Are parents choosing names or do children name themselves?
A frequently asked question is: does the name make the person or does the person make the name? Are parents choosing names or do the children name themselves?
With such strong influences contained in names, one could feel that their given name has either blessed them or doomed them for life. Many individuals, along with numerous religions and aborigines, feel that children name themselves.
The belief is that the soul impresses its desired name upon the one who will be naming it. Only when the soul feels that the intended recipient did not receive the impression accurately does the soul then attempt to convey his/her name to another relative or some other influential person.
There are numerous stories that have been told by mothers about how they came to name their children. Most believe that parents choose names of their children. Two stories that communicate a different version are repeated here to share different ways names have been communicated to the prospective parents.
Are parents choosing names? Not this time. Joshua's story of how he named himself.
My husband and I had been married a little more than two years when we both had a strange dream on the same night. My husband awoke anxious to share his dream. He stated that our intended son had come to him in a dream and conveyed his name. Neither of us even knew that I was pregnant; yet, I too had had a visitation during the night.
Deciding to write down what each received in separate rooms so not to be influenced by each other, both of us hurriedly wrote what each had heard. Upon comparing papers, we found each of us had scribbled the same first name! My husband had written Joshua Jeremiah, while I wrote Joshua Jedediah. We decided on Joshua Jedediah. Approximately two weeks prior to the actual delivery date and a full month before the doctor’s estimated due date, my husband had another dream. In this one, he stated that Joshua came to him and admonished him for always listening to me. Joshua stated that his dad had gotten the correct name and I had not. So, at that time, the previous decision was changed; we would name our son Joshua Jeremiah. But this is not the end of the story.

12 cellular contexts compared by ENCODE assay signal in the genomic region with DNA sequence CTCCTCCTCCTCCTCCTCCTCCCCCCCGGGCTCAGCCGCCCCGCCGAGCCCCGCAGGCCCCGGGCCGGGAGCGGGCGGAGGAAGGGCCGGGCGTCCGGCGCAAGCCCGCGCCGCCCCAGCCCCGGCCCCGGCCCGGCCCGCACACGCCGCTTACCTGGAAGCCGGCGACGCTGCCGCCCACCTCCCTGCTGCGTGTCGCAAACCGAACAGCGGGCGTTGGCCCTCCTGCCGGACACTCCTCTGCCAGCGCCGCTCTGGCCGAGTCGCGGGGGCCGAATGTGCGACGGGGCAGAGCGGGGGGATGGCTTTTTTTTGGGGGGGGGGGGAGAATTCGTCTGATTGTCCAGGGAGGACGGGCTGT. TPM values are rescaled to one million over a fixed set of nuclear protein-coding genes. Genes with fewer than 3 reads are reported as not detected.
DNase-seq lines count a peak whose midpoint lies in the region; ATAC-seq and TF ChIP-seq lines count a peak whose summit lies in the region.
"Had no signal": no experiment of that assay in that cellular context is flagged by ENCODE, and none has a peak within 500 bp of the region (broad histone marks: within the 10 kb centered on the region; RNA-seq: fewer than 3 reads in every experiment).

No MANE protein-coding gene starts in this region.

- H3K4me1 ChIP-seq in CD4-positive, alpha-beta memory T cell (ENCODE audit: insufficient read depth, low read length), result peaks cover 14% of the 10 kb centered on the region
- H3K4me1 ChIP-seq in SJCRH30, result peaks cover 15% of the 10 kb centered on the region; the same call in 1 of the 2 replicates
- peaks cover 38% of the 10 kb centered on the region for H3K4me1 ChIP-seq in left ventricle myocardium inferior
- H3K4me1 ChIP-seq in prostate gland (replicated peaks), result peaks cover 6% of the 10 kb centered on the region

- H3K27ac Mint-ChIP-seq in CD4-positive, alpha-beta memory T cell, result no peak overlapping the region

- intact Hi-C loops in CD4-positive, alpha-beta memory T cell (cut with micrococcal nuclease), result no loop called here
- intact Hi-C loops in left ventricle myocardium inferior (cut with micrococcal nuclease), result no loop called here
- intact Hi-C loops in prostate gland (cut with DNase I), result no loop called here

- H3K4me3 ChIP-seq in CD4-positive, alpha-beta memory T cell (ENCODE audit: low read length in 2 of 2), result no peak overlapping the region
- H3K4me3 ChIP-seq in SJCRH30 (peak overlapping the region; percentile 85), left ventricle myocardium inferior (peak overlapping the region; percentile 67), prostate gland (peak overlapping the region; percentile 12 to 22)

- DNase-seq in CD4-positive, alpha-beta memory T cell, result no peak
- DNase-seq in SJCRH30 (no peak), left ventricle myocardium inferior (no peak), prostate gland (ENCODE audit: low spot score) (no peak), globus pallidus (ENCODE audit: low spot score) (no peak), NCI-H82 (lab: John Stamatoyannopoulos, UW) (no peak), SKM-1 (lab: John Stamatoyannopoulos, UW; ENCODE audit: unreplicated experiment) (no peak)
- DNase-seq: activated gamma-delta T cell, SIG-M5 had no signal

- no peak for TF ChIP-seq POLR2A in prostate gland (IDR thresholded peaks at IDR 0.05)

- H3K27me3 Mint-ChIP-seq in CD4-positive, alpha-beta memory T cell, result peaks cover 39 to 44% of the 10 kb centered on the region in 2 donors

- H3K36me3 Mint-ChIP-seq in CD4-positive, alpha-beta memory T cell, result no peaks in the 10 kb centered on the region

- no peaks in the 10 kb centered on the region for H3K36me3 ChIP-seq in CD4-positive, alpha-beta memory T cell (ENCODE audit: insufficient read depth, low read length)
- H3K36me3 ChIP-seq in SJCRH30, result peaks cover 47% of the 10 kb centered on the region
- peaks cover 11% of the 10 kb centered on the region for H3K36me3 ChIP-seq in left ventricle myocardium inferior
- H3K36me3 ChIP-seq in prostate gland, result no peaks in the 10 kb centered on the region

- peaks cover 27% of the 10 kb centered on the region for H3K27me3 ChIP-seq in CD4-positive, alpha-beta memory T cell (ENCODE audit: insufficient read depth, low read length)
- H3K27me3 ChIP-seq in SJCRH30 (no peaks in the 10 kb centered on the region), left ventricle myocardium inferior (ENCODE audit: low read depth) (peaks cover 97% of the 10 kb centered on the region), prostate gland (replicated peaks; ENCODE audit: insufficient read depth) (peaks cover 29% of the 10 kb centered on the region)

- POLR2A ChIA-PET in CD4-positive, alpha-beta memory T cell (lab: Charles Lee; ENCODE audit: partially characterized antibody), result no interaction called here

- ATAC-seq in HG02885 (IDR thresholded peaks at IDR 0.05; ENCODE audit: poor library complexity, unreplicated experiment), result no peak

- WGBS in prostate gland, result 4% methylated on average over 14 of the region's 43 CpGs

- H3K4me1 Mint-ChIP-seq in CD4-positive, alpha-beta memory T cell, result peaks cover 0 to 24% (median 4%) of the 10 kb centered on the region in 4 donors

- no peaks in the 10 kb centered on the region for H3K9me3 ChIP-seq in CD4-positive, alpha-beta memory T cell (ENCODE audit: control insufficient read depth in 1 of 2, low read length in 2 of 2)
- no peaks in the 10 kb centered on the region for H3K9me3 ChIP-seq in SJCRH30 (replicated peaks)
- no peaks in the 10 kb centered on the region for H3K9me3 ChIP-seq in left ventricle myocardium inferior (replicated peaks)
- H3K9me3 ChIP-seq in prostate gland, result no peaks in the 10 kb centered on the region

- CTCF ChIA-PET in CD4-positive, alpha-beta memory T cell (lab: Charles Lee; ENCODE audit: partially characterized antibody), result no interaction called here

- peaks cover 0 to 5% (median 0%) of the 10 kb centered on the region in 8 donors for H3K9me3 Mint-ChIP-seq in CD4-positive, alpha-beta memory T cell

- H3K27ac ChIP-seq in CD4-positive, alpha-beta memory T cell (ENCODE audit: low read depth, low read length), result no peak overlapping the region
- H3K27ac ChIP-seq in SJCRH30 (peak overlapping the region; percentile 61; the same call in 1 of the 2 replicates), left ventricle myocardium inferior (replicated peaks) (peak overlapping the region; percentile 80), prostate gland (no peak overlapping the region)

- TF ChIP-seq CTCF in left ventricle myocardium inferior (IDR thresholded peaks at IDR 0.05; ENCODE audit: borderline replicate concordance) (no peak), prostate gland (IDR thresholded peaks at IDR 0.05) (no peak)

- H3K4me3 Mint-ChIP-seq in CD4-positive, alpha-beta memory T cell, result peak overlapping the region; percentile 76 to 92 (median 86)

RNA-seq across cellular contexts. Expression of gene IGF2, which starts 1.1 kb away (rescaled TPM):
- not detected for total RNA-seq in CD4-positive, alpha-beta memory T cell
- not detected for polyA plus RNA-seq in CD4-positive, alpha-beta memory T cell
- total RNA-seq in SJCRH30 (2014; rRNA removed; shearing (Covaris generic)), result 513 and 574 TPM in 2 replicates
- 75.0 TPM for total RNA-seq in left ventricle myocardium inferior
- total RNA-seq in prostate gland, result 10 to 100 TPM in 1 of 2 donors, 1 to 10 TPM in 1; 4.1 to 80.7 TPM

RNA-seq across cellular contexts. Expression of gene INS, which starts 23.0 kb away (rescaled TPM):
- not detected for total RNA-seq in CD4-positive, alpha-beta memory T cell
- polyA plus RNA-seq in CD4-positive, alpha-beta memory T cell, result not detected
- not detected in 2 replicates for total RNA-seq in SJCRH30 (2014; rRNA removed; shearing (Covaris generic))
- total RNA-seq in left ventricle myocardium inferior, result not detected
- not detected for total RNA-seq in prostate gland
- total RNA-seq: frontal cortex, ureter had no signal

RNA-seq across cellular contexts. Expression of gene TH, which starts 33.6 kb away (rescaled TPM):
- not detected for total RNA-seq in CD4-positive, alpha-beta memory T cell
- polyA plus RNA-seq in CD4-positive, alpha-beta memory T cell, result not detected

The rest of the story
Before Joshua was three, there was another amazing incident. Neither of us had discussed with our son how he came to be named, for he was still too young for that story. My husband was away from home on a business trip when Joshua woke late at night and surprised me in the living room.
Startled, as I hadn’t heard my son get up, I questioned him as to what I could do for him. Joshua Jeremiah stated that he wanted to discuss his name!
Joshua complained that he had almost been given the wrong name and confirmed that he had to go to his dad to be sure he got the right one. He told me, “When I was being born, I gave you my name, but you didn’t get it right, so I gave Daddy my name. You almost got my name wrong!” Imagine my surprise. Yet this genre of story is more common than many realize.
Are we parents choosing names, or are we simply listening to our unborn child?
Simon knew he had been given the wrong name at birth
The second story is similar. The parents choosing names here appeared to get the name wrong. If that happens to you, what do you do? See for yourself.
Simon was born to a Jewish mother, who understood Hebrew, and a Christian father. English was spoken in the home. As soon as Simon could talk, he was complaining about his name. He told his mother that he had given it to her correctly, and she was close, but there was something wrong with his name. He complained bitterly every time someone used his name and would remind him or her that Simon was not his real name.
In his attempt to find his authentic name, he tried every derivative of his name that he could imagine. In the middle of the fourth grade, Simon gave up trying to find the name his soul desired and reluctantly accepted his name. Over the years, he forgot how he had hounded and chastised his mother for giving him a name that was close but not quite right. He forgot this piece of his past until he was in his thirties.
His mother, all excited, called him and reminded him of his search for his rightful name. Curious, but puzzled as to why his mother would bring it up now so many years later, he asked her why she was mentioning it.
His mother responded that she had just returned from a Jewish wedding where the groom was named Simon, but the Hebrew pronunciation was ‘She-mone’.
Within three days of that phone call, Simon changed the pronunciation of his name. What a blessing that his mother had not forgotten the importance of his name to her son and was able to finally gift him with his rightful name.